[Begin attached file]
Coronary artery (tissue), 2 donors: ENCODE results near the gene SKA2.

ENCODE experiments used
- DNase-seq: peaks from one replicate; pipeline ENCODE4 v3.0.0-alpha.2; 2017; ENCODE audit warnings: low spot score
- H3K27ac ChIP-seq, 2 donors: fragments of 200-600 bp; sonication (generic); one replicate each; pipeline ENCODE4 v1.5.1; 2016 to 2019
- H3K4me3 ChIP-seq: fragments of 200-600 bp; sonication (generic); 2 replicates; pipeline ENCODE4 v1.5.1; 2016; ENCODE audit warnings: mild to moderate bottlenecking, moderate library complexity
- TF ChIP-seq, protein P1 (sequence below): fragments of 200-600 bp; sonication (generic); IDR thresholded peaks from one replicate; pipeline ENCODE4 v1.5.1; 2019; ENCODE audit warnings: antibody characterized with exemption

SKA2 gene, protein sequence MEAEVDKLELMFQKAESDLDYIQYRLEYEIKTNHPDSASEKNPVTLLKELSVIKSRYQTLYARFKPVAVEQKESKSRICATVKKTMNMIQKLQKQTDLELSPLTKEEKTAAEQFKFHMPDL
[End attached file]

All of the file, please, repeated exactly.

Coronary artery (tissue), 2 donors: ENCODE results near the gene SKA2.

ENCODE experiments used
- DNase-seq: peaks from one replicate; pipeline ENCODE4 v3.0.0-alpha.2; 2017; ENCODE audit warnings: low spot score
- H3K27ac ChIP-seq, 2 donors: fragments of 200-600 bp; sonication (generic); one replicate each; pipeline ENCODE4 v1.5.1; 2016 to 2019
- H3K4me3 ChIP-seq: fragments of 200-600 bp; sonication (generic); 2 replicates; pipeline ENCODE4 v1.5.1; 2016; ENCODE audit warnings: mild to moderate bottlenecking, moderate library complexity
- TF ChIP-seq, protein P1 (sequence below): fragments of 200-600 bp; sonication (generic); IDR thresholded peaks from one replicate; pipeline ENCODE4 v1.5.1; 2019; ENCODE audit warnings: antibody characterized with exemption

SKA2 gene, protein sequence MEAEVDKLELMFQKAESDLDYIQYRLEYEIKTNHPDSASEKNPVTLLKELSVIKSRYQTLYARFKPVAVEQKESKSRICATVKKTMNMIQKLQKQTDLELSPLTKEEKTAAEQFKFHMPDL